The 2014 Spectrum/Adventist Forum Conference will take place October 3-5 at the Sheraton San Diego Hotel and Marina. Entitled The Great Adventist Stories, it will highlight different perspectives on the original and ongoing story of The Great Controversy, the relatively recent trauma of The Great Disappointment and our communal longing for The Great Advent Hope. These shared Adventist stories are all grounded in the stories of the Bible which find common ground with Jewish and Islamic traditions. Beyond that, the Bible stories themselves dig deep into the common spiritual depths of justice, humility, faith, hope and love which feed every major religion and inspire philosophers from every tradition.
And yet, while these stories bind our communities together and unite us in our shared humanity, the global Adventist community contains approximately 18 million different perspectives on these stories. This presents both a challenge and a promise. The challenge is how to maintain unity amidst this great diversity. The promise is that we each have a unique story to help one another see things in a new way and thus motivate our ongoing spiritual growth.
The other night I asked my 9 and 7-year-old sons whether they would rather be a part of a church where everyone believed the same things or where everyone believed different things. One chose a uniform church preferring the simplicity of unanimous agreement, ease of shared practices and peaceful lack of controversy. The other chose a diverse church in which his unique story would be valued and where other’s ideas could stretch his own. It was evident to both that neither extreme would be healthy or sustainable.
The Adventist church leadership’s efforts to maintain worldwide uniformity against women’s ordination, proposed changes introducing conservative interpretation into fundamental belief number six, and statements excluding LGBTQ members all have in common a push toward a more uniform and exclusive single story of Adventism. While some view these controversial issues as battles in the bigger war over whether the Adventist church will be remain conservative or become liberal, the question many of us find more interesting is this: Which direction should the Adventist church move along the continuum from an exclusive church with a uniform single story to an inclusive church with a diversity of shared stories?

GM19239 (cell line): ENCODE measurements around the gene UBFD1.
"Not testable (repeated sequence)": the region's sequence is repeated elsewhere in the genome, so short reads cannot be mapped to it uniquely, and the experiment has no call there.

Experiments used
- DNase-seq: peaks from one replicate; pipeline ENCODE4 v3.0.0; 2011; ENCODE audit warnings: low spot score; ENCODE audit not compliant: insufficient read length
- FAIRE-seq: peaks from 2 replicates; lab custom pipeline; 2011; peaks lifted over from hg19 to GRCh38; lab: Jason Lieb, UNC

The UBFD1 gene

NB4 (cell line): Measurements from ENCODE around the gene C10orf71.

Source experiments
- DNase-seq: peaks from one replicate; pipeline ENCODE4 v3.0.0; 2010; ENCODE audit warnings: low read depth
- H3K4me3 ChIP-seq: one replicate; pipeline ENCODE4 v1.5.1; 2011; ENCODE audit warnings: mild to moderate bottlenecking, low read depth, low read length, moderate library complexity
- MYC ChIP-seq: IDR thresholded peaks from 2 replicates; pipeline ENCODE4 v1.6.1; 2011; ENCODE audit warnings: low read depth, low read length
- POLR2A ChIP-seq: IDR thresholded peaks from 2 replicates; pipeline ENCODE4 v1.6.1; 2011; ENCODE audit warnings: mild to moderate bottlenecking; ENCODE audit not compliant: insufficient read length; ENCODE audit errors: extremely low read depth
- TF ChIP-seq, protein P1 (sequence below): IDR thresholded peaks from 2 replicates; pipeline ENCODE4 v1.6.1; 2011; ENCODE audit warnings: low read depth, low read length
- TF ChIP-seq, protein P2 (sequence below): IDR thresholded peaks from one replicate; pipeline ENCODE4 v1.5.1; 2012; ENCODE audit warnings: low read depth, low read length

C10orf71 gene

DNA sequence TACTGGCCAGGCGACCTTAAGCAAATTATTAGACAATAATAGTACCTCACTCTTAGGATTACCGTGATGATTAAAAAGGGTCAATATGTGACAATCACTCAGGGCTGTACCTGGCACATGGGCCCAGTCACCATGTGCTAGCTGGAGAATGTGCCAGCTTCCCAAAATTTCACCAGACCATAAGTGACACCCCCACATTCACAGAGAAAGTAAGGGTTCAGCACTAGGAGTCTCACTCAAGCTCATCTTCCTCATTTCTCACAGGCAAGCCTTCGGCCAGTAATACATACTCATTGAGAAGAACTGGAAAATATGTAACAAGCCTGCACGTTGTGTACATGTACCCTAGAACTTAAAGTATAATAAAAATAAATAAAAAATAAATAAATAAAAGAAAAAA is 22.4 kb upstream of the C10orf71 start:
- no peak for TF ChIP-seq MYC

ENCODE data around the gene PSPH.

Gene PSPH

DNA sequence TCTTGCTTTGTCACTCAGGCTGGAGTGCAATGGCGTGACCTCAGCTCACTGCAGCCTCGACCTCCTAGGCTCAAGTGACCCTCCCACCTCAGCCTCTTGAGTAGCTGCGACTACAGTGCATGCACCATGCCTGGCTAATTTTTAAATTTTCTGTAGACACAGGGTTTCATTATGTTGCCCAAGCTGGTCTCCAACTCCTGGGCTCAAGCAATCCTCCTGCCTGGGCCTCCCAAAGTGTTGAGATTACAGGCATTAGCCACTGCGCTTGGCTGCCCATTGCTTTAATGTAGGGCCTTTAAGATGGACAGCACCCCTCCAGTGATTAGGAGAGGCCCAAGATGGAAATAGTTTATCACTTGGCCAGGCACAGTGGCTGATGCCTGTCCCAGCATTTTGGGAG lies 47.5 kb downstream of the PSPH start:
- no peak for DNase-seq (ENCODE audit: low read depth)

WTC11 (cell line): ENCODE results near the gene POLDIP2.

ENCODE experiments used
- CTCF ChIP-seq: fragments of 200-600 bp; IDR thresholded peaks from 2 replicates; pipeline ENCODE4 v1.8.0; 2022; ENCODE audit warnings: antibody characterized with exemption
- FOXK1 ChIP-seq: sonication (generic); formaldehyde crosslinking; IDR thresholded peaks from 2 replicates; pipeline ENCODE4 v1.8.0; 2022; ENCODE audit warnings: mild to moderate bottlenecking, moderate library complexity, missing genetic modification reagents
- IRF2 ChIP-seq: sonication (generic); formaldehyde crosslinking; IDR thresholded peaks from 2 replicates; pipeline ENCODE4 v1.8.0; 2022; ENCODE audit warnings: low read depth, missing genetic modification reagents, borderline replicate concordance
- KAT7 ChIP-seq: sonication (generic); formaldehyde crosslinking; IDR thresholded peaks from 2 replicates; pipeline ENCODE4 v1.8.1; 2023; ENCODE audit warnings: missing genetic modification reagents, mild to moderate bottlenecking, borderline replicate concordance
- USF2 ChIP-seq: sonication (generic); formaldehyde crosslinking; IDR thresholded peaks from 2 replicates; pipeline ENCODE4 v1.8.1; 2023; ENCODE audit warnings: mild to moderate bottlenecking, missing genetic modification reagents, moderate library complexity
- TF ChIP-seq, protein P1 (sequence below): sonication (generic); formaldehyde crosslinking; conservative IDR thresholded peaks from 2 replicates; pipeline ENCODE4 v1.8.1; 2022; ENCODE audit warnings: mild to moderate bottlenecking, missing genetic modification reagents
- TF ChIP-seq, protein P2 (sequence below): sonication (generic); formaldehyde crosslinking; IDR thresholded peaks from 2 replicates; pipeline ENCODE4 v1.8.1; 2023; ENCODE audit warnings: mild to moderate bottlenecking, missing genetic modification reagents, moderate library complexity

With this conference, we hope to emphasize the importance of moving toward the diversity exemplified by four different gospels, multiple biblical authors, a variety of personalities and spiritual perspectives, and multiple stories in our Adventist community. We hope attendees will appreciate the reality of/need for/benefit in multiple stories as told by the many diverse presenters. Beyond that, with planned times for discussion and interactive elements, we warmly invite attendees from every perspective to get actively involved in sharing stories.
Some of you may want to get involved right away. As a lead up to the conference, we will be featuring stories of growing up Adventist on the Spectrum blog. These stories will come from both the Spectrum archives and new contributors. If you would like to share your story or know someone who has an interesting story, please send a note to brentonreading(at)gmail(dot)com expressing your interest.
In closing, I would like to share the perspective of a friend who attended the prior 2013 Spectrum/Adventist Forum Conference in Chattanooga, Tennessee on Christian identity and interfaith relations. Prior to the conference, his experience with Spectrum had been limited to discussions on the blog which left him with a single negative story of Spectrum “as the last voice of freedom *against* a hostile, controlling, exclusive church organization.” Negativity was what he and his friends expected at the conference. But, that was not their experience. Instead, as he tells it, “I think there is another story about Spectrum as being an open and welcoming space for outsiders — as evidenced by this conference. That is a positive narrative that should be promoted. I, for one, had never heard that before and found it to be more representative of my experience.”
Will you join us in San Diego this year to share your story and help us once again create an open and welcoming space for all?
Find more information about the conference and register here.
Brenton Reading is helping to organize this year's conference. He is a pediatric interventional radiologist practicing at Children’s Mercy Hospital in Kansas City, Missouri.
Image: Last year's conference in Chattanooga, Tennessee. Brenton Reading is the one standing.
This is a companion discussion topic for the original entry at http://spectrummagazine.org/node/6093